John F. Nash, Jr. - Autobiography. My beginning as a legally recognized individual occurred on June 13, 1928 in Bluefield, West Virginia, in the Bluefield Sanitarium, a hospital that no longer exists.

Of course I can't consciously remember anything from the first two or three years of my life after birth. (And, also, one suspects, psychologically, that the earliest memories have become "memories of memories" and are comparable to traditional folk tales passed on by tellers and listeners from generation to generation.) But facts are available when direct memory fails for many circumstances. My father, for whom I was named, was an electrical engineer and had come to Bluefield to work for the electrical utility company there which was and is the Appalachian Electric Power Company. He was a veteran of WW1 and had served in France as a lieutenant in the supply services and consequently had not been in actual front lines combat in the war. I also did electrical and chemistry experiments at that time. Thus further time passed. Solving Fermat: Andrew Wiles. Posted 11.01.00 NOVA Andrew Wiles devoted much of his career to proving Fermat's Last Theorem, a challenge that perplexed the best minds in mathematics for 300 years.

In 1993, he made front-page headlines when he announced a proof of the problem, but this was not the end of the story; an error in his calculation jeopardized his life's work. In this interview, Wiles recounts how he came to terms with the mistake, and eventually went on to achieve his life's ambition. Anyone who thinks that mathematics doesn't involve passion and emotion should hear directly from Andrew Wiles. Enlarge Photo credit: © WGBH Educational Foundation A childhood dream NOVA: Many great scientific discoveries are the result of obsession, but in your case that obsession has held you since you were a child. ANDREW WILES: I grew up in Cambridge in England, and my love of mathematics dates from those early childhood days. Who was Fermat and what was his Last Theorem?

x2 + y2 = z2 and x3 + y3 = z3. Évariste Galois. Life[edit] Early life[edit] Galois was born on 25 October 1811 to Nicolas-Gabriel Galois and Adélaïde-Marie (born Demante).

His father was a Republican and was head of Bourg-la-Reine's liberal party. He became mayor of the village after Louis XVIII returned to the throne in 1814. His mother, the daughter of a jurist, was a fluent reader of Latin and classical literature and was responsible for her son's education for his first twelve years. In October 1823, he entered the Lycée Louis-le-Grand, and despite some turmoil in the school at the beginning of the term (when about a hundred students were expelled), Galois managed to perform well for the first two years, obtaining the first prize in Latin. He found a copy of Adrien Marie Legendre's Éléments de Géométrie, which it is said that he read "like a novel" and mastered at the first reading.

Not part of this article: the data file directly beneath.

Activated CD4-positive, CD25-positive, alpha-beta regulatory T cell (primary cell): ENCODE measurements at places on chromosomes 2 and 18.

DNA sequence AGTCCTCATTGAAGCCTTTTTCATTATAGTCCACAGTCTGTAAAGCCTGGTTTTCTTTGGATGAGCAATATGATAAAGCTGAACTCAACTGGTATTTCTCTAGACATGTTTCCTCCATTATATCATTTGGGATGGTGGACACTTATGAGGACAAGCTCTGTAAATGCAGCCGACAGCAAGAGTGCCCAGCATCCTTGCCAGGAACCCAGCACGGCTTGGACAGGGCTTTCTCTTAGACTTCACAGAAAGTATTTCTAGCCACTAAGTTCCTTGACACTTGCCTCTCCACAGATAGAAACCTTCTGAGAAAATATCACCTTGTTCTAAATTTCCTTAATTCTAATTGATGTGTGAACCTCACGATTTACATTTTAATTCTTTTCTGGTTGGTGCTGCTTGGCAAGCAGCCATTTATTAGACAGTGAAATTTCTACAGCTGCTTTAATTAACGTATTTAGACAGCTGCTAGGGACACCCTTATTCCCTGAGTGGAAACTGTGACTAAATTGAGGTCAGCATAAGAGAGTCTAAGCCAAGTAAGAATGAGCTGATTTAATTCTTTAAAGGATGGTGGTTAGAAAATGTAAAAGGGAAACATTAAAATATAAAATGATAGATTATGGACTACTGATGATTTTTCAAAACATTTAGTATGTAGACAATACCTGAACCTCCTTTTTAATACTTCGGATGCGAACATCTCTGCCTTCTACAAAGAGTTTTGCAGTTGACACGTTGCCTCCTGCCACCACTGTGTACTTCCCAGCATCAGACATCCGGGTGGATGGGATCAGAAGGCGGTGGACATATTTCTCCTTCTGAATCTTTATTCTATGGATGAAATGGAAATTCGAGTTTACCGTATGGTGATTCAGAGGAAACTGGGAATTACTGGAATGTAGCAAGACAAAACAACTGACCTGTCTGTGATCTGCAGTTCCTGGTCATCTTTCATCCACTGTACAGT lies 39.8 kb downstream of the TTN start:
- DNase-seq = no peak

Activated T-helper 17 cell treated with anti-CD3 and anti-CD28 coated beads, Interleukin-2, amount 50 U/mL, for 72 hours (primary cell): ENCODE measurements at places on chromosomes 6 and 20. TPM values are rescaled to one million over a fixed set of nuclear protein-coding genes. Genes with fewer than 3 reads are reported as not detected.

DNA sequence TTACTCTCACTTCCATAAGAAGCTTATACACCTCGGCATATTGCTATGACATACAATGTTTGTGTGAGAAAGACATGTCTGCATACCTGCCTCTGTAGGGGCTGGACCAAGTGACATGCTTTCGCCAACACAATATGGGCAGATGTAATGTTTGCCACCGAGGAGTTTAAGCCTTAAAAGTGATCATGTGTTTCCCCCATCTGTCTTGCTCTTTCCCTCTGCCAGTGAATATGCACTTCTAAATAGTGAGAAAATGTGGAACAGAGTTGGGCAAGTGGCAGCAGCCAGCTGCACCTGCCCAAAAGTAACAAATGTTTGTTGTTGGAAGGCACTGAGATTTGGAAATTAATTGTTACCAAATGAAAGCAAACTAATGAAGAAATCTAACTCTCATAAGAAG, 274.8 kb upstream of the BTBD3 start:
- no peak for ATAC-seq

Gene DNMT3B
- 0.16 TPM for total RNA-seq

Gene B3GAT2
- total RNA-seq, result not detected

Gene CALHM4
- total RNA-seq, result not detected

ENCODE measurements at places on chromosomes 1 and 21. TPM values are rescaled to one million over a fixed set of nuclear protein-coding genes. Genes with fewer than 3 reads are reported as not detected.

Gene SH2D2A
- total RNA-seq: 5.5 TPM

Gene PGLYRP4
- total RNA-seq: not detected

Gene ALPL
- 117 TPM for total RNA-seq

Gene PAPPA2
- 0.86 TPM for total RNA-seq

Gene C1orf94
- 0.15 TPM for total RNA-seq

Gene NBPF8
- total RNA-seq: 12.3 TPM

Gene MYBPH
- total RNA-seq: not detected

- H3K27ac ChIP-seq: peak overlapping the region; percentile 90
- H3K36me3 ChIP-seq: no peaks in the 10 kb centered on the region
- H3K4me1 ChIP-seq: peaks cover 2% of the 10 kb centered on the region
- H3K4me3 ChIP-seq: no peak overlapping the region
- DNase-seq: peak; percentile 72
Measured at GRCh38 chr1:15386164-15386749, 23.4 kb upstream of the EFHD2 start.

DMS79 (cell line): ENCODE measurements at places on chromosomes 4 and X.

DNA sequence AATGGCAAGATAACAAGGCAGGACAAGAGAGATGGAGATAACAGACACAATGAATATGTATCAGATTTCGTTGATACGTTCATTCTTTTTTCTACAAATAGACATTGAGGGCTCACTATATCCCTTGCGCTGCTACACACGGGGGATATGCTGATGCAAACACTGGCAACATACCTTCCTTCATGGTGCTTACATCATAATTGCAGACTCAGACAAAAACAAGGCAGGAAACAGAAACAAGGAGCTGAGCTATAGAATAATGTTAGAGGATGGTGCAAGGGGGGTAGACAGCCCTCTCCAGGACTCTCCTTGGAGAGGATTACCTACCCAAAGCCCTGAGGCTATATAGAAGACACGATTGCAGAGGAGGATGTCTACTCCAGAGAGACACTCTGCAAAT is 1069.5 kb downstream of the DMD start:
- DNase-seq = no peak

Budding mathematician[edit] In the following year Galois's first paper, on continued fractions,[3] was published. Political firebrand[edit] Srinivasa Ramanujan. Srinivasa Ramanujan Iyengar FRS (pronunciation: i/sriː.ni.vaː.sə raː.maː.nʊ.dʒən/) (22 December 1887 – 26 April 1920) was an Indian mathematician and autodidact who, with almost no formal training in pure mathematics, made extraordinary contributions to mathematical analysis, number theory, infinite series, and continued fractions.

Ramanujan initially developed his own mathematical research in isolation; it was quickly recognized by Indian mathematicians. When his skills became apparent to the wider mathematical community, centred in Europe at the time, he began a famous partnership with the English mathematician G. H. Hardy. Carl Friedrich Gauss. Johann Carl Friedrich Gauss (/ɡaʊs/; German: Gauß, pronounced [ɡaʊs]; Latin: Carolus Fridericus Gauss) (30 April 1777 – 23 February 1855) was a German mathematician who contributed significantly to many fields, including number theory, algebra, statistics, analysis, differential geometry, geodesy, geophysics, mechanics, electrostatics, astronomy, matrix theory, and optics.

Sometimes referred to as the Princeps mathematicorum[1] (Latin, "the Prince of Mathematicians" or "the foremost of mathematicians") and "greatest mathematician since antiquity," Gauss had an exceptional influence in many fields of mathematics and science and is ranked as one of history's most influential mathematicians.[2] Early years[edit] Gauss was a child prodigy. There are many anecdotes about his precocity while a toddler, and he made his first ground-breaking mathematical discoveries while still a teenager.

The year 1796 was most productive for both Gauss and number theory. Leonhard Euler. Leonhard Euler (/ˈɔɪlər/ OY-lər;[2] German pronunciation: [ˈɔʏlɐ] ( ), local pronunciation: [ˈɔɪlr̩] ( A statement attributed to Pierre-Simon Laplace expresses Euler's influence on mathematics: "Read Euler, read Euler, he is the master of us all.

"[6][7] The Thirty Greatest Mathematicians.